What Is Loss Mitigation?


A job loss, pile of medical bills, or other financial hardship can lead a homeowner to face the prospect of foreclosure. In the mortgage-servicing industry, “loss mitigation” is when borrowers and loan servicers work together to lessen the loss when the borrower defaults. The lender, sometimes referred to as an investor, can take on less of a loss by finding alternatives to foreclosure, while the borrower benefits because they can stay in their home.

Types of Loss Mitigation

Lenders and investors, including Fannie Mae, offer a variety of loss mitigation options. Fannie Mae works directly with mortgage servicers so they can assist homeowners who are dealing with temporary financial hardship. The most common types of loss mitigation are:

  • Forbearance: Mortgage payments are reduced or suspended temporarily. In forbearance, the servicer agrees not to initiate foreclosure, and the borrower must resume payments when the forbearance period ends. You can either pay the amount owed in full or add extra amounts to monthly payments until the skipped amount is completely repaid.
  • Repayment Plan: Can help you catch up if you’ve missed a few mortgage payments. This agreement lets you pay delinquent amounts over a certain amount of time. Typical repayment periods are around three to six months, after which you resume making payments per the original terms of the loan.
  • Loan Modification: Is when the loan is permanently restructured with changes such as a lower interest rate, extension of its term, or conversion from a variable interest rate to a fixed interest rate. In some cases, the lender can forbear part of the principle balance to be set aside and paid as a balloon payment upon loan maturity or if the home is sold or refinanced.

If you are willing to give up your property and avoid foreclosure or a deficiency judgement, a short sale or deed in lieu of foreclosure can help.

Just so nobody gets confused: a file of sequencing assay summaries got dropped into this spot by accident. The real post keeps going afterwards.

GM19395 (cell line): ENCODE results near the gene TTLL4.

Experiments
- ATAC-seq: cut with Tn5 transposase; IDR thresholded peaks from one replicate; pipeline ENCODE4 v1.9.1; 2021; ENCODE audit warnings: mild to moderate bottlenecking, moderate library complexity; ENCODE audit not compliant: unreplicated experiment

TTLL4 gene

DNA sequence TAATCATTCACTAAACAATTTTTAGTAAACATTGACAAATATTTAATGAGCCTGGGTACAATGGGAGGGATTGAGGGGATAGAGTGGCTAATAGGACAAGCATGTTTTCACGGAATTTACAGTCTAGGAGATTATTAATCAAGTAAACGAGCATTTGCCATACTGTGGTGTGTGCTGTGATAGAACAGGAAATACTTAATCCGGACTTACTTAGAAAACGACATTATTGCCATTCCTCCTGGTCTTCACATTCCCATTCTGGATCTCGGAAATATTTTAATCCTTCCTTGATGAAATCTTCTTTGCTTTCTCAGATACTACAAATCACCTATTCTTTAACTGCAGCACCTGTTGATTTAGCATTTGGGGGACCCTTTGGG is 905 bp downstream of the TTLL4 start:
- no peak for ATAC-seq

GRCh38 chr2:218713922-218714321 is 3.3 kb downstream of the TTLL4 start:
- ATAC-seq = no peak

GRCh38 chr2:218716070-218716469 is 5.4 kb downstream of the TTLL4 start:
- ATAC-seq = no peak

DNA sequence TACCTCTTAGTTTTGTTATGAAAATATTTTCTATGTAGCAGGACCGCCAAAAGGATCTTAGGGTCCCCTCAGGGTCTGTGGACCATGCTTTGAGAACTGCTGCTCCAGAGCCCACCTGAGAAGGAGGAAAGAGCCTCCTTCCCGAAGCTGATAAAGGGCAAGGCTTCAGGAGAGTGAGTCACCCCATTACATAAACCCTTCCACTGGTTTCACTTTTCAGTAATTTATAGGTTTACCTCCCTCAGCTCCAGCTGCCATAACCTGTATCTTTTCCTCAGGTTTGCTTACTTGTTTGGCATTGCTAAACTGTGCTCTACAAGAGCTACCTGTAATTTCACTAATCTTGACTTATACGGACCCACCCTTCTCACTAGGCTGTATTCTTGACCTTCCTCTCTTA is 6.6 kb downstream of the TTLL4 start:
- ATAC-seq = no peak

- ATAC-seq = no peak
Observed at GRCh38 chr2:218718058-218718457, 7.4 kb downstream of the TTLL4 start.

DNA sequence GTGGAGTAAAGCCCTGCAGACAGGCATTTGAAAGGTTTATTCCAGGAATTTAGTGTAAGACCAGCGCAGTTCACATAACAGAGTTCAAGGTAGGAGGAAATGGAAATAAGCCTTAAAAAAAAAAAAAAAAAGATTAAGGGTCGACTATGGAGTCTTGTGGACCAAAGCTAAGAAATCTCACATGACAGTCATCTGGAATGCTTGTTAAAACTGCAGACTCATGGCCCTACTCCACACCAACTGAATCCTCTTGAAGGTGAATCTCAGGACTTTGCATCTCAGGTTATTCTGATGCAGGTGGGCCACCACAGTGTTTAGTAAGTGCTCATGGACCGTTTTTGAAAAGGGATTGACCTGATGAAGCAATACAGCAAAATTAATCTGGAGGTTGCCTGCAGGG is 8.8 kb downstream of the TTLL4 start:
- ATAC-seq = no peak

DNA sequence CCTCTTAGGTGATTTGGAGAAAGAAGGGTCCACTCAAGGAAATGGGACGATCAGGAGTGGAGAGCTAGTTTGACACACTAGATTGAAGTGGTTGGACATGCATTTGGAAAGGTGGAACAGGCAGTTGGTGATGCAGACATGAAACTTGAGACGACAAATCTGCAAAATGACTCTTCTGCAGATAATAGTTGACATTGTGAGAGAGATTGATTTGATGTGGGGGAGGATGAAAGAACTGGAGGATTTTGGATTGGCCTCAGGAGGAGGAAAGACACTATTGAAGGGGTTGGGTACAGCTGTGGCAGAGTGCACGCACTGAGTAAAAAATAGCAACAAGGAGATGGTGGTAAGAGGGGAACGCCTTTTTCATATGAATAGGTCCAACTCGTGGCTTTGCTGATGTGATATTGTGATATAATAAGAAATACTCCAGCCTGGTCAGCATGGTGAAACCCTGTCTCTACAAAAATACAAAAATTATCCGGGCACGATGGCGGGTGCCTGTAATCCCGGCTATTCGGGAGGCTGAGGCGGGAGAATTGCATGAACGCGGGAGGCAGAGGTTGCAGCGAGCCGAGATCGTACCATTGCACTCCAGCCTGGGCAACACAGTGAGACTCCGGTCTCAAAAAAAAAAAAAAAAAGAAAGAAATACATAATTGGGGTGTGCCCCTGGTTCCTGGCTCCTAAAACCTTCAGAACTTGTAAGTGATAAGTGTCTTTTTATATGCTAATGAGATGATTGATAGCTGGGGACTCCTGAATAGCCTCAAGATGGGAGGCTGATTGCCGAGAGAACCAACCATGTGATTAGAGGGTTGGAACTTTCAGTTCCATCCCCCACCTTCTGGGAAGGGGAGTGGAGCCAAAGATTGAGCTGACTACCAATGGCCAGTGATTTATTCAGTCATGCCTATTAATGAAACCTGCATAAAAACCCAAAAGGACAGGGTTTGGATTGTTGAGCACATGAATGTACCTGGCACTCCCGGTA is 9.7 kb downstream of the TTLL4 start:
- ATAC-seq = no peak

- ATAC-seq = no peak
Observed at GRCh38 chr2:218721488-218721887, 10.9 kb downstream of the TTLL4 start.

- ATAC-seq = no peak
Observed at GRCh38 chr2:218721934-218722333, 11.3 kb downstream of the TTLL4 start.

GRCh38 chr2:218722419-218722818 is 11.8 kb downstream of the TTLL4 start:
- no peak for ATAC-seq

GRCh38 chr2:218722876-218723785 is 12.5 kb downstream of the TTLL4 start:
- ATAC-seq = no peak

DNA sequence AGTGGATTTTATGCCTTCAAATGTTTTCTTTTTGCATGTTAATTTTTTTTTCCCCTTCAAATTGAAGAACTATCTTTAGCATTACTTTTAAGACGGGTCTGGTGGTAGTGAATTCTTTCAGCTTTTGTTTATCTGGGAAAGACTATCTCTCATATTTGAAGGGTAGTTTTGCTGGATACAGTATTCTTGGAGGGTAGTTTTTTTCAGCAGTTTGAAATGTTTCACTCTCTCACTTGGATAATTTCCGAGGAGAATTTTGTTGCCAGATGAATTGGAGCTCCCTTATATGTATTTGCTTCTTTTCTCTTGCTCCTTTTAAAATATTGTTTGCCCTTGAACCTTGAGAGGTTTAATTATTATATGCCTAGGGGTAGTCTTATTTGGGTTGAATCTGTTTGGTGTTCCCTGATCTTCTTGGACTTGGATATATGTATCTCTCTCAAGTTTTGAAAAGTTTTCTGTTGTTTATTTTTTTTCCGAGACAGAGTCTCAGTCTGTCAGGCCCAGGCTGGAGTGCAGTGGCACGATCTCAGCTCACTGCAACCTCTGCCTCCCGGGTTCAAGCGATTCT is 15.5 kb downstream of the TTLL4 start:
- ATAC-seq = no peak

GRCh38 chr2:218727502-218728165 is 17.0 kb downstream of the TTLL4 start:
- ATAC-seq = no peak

How to Proceed with Loss Mitigation

Loan services are required by federal law to help a borrower with loss mitigation if they’re more than 45 days delinquent on a mortgage payment. They must appoint someone to inform you of available programs and how to submit a loss mitigation application. Other requirements include informing you of the application’s status, how to appeal a denial, and what criteria would result in initiating the foreclosure process.

Your options depend on your situation and who issues or backs your loan. If a short-term repayment plan is all you need to get back on track, a loan servicer may work with you over the phone. Applications are often required for long-term plans. To apply for loss mitigation:

  • Reach out to your loan servicer and speak to someone in their loss mitigation or home retention department.
  • Find out what documents they need and how the application process works
  • Submit your application as soon as possible.

Loss mitigation forms typically require you to provide personal information and details on your mortgage and property. Pay stubs or a profit and loss statement, copies of bank statements, and recent tax returns are also required, as is a financial worksheet that breaks down your income and expenses. You’ll also have to submit a hardship statement or affidavit that explains your situation.

Work with Your Foreclosure Attorney

Preparing a hardship package with your lender helps them determine suitable options for you. If the process isn’t clear, contact our foreclosure lawyer in Los Angeles who can guide you in taking the right steps and ensure your lender follows the proper course of action. At OakTree Law, we understand the complex process of foreclosure and loss mitigation, and will help find a financial solution that works best for you. Call 888-348-2609 or request your free evaluation today!